Position player pitching is without question the greatest thing about baseball. I think this post could end right now, and few (perhaps zero) people would have a problem with that. I’ve made a declarative statement that is 100 percent true, and there’s no way that anyone could poke holes in what I’ve said.
Instead, I’ll keep on.
With the exceptions of Jason Lane and Adam Loewen, who is currently an actual, real-life pitcher but is still listed on Baseball Reference and Baseball Savant as a "position player pitcher," there have been 19 instances of position player pitching this year. If that seems like a lot, it’s because that kind of is a lot compared to recent history.
We’ll go back as far as 2008 in this exercise, because that’s as far back as Baseball Savant goes, and, while B-Ref is a pretty excellent place, I can’t find a way on that site to really sort through the specific years each position player was pitched. I mean, I could click through the other 457 position player pitchers in Major League Baseball history dating back to 1871 who haven’t pitched since 2008 to specifically see the year(s) they had pitched, but that hardly seems like a good use of time, and I’m sure it wouldn’t be worth it to you, dear reader.
There are a couple of things I’d like to do in this post, so we’ll take them one at a time. First, a hastily-made table to show how many position player pitchers have pitched each year since 2008.
|Year||No. of Position Player Pitchers|
So we can see that there have been more instances of position player pitching in the last several years. Why is that? Well I have two hypotheses. One is an actual, possible reason why we're seeing this, and the other isn't. I'll let you decide which is which:
1. Major League Baseball managers know that we want more position player pitching.
I’ll be the first to admit that it’s an unlikely reason to see a spike in position player pitching, particularly over the last five years, but have you been on Twitter? Like, ever? People lose their minds over position player pitching, enough so that there’s a Twitter account solely to inform The People of position player pitching.
Since we love it, maybe managers have decided to give us what we want. While my second hypothesis is the more likely one, I’m going to pretend that No. 1 is the truth. I want managers to care about me.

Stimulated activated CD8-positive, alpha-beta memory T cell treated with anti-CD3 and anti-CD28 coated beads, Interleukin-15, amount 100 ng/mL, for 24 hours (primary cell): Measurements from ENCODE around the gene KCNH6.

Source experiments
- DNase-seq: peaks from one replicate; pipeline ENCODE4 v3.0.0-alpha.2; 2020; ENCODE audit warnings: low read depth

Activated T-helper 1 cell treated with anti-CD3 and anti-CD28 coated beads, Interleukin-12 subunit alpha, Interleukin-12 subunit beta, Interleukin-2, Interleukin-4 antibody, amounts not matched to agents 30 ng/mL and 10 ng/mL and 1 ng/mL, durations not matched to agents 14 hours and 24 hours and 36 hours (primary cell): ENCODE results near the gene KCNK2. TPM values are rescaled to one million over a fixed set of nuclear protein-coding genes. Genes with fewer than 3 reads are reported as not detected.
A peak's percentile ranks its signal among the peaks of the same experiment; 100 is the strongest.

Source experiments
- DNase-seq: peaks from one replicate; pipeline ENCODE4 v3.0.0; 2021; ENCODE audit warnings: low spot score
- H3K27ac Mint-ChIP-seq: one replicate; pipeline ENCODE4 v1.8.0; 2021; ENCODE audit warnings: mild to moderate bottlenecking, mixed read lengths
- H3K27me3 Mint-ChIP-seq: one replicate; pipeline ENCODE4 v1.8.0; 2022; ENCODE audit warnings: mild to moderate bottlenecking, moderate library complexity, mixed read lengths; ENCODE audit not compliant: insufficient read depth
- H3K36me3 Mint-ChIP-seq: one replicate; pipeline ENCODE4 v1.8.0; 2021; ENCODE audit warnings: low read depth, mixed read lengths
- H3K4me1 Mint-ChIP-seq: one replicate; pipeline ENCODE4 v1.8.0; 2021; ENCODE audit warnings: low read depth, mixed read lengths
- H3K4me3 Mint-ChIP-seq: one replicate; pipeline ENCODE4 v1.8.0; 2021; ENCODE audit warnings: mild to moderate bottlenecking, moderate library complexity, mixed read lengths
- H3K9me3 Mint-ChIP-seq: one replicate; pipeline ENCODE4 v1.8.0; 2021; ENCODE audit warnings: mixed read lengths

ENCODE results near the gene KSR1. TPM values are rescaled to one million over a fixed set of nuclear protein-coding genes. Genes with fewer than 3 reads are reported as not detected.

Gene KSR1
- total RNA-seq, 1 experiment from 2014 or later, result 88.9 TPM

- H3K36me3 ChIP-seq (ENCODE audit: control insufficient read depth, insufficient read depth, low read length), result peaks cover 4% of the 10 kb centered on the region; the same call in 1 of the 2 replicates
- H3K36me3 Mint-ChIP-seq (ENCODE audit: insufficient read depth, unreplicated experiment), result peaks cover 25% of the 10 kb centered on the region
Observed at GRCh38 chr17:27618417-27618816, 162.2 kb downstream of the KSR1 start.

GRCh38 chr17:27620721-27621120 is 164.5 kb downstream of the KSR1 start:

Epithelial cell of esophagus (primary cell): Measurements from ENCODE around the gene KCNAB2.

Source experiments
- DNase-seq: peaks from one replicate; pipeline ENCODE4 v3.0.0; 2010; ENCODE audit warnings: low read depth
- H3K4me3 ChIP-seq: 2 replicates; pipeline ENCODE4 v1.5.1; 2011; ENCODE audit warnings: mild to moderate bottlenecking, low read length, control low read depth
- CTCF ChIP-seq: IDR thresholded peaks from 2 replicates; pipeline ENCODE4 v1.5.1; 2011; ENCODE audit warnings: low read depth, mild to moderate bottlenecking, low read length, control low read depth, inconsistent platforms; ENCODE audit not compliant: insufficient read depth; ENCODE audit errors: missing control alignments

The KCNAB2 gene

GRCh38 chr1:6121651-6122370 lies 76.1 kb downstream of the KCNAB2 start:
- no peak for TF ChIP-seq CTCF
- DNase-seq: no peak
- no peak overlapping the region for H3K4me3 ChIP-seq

2. It’s a result of modern-day bullpen usage.
Because bullpens are more specialized now than ever before, it doesn’t seem crazy to think that leads to a bit more position player pitching, particularly in a game that goes long or looks like a total blowout. If a manager has used six of his eight bullpen arms by the 14th inning, for instance, why not throw Brendan Ryan or Adam Dunn out there and see what happens?
Managers are certainly using one-out relievers more often now than in any other period in baseball history, and even with larger bullpens, teams run out of arms every now and then.
This, up to now, has been a fairly silly post. Position player pitching is a fun thing to see happen, but it typically has little impact on the game in which it’s occurring (since those are often blowouts anyway). Now, it will get infinitely sillier.
So who have been the best position player pitchers since 2008? I’m so happy you asked. Thanks for thinking ahead. You can see the full list of 72 here, if you’d like. We’re going to break down some position player pitching though, if that’s ok.
Most games pitched: Skip Schumaker
Schumaker has pitched in four games, which is four more than I will ever pitch. There is no more analysis regarding Skip Schumaker’s pitching at this point.
Worst command: Mike Carp
With an absolutely atrocious BB/9 of 45, it seems like a blessing that Carp was able to complete his inning giving up just one run.
Best fastball: Mitch Moreland, I guess, but Casper Wells isn’t far from the lead
Moreland’s heater was clocked at 92.1 MPH in 2014, which is a little bit faster than last year’s average! A position player with an average fastball!
Best overall: Chris Davis
Since he’s literally the only pitcher listed who is above replacement level, this is a no-brainer. One day in 2012, the Orioles called on Davis in relief, and he didn’t disappoint: he struck out two in as many innings and posted a 2.59 FIP along the way. That, along with a .400 BABIP that is sure to come down eventually, makes Davis’s career as a reliever look like a promising one, in the event that he ever gets tired of hitting home runs.
Davis, in his pitching career, has been worth 0.1 fWAR over his two innings. Over the course of a full, 200-inning season (if he can keep that production up, and I see no reason why he couldn’t), Davis would be worth 10 fWAR. I’m not in the business of telling Chris Davis or the Baltimore Orioles what to do, but I think a position change is in order.
. . .
Murphy Powell is a contributor at Beyond the Box Score. You can follow him on Twitter at @murphypowell.